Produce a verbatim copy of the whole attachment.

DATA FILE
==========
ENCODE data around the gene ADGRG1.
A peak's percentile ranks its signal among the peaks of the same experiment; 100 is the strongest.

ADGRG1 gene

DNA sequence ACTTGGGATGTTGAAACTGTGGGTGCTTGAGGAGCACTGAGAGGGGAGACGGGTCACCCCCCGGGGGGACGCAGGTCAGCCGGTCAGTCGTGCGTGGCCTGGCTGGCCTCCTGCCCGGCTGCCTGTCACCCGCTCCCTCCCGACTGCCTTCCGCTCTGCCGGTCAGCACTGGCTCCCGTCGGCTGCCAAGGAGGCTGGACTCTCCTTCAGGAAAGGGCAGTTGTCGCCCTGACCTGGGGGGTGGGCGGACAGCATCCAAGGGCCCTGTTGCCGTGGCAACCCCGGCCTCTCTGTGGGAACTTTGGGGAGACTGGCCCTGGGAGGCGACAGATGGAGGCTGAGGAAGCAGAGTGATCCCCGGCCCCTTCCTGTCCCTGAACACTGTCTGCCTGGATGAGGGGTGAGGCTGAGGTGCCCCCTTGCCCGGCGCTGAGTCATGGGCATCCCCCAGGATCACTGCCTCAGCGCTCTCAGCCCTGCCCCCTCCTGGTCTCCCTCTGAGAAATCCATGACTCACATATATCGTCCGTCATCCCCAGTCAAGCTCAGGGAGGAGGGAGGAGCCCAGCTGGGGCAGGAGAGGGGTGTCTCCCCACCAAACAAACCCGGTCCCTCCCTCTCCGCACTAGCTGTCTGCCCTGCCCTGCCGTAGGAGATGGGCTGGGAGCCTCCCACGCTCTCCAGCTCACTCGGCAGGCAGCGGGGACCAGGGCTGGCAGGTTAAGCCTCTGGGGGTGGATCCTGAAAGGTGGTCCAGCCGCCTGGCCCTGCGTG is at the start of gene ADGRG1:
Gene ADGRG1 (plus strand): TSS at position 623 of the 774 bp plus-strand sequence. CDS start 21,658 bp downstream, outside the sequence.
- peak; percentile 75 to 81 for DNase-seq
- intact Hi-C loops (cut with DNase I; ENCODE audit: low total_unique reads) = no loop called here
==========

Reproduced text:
ENCODE data around the gene ADGRG1.
A peak's percentile ranks its signal among the peaks of the same experiment; 100 is the strongest.

ADGRG1 gene

DNA sequence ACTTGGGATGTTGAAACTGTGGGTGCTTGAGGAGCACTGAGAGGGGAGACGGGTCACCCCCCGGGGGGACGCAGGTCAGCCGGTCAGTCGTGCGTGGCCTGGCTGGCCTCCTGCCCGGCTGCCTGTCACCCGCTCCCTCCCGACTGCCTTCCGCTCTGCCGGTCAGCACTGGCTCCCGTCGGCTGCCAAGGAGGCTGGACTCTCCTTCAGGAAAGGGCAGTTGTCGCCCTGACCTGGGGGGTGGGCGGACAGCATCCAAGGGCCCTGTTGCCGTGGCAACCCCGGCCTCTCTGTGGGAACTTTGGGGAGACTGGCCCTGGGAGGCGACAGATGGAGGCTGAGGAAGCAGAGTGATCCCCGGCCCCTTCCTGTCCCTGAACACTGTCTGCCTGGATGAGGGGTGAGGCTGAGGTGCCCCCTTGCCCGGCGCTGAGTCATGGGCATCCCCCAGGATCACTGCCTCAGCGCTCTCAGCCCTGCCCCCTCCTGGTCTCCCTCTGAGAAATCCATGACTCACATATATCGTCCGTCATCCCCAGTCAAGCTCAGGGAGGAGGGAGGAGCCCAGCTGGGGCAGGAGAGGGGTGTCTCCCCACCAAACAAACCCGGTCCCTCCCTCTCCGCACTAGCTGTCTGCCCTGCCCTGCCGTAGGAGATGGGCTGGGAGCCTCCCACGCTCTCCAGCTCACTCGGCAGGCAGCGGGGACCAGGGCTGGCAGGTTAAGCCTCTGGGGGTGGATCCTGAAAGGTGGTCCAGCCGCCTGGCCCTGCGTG is at the start of gene ADGRG1:
Gene ADGRG1 (plus strand): TSS at position 623 of the 774 bp plus-strand sequence. CDS start 21,658 bp downstream, outside the sequence.
- peak; percentile 75 to 81 for DNase-seq
- intact Hi-C loops (cut with DNase I; ENCODE audit: low total_unique reads) = no loop called here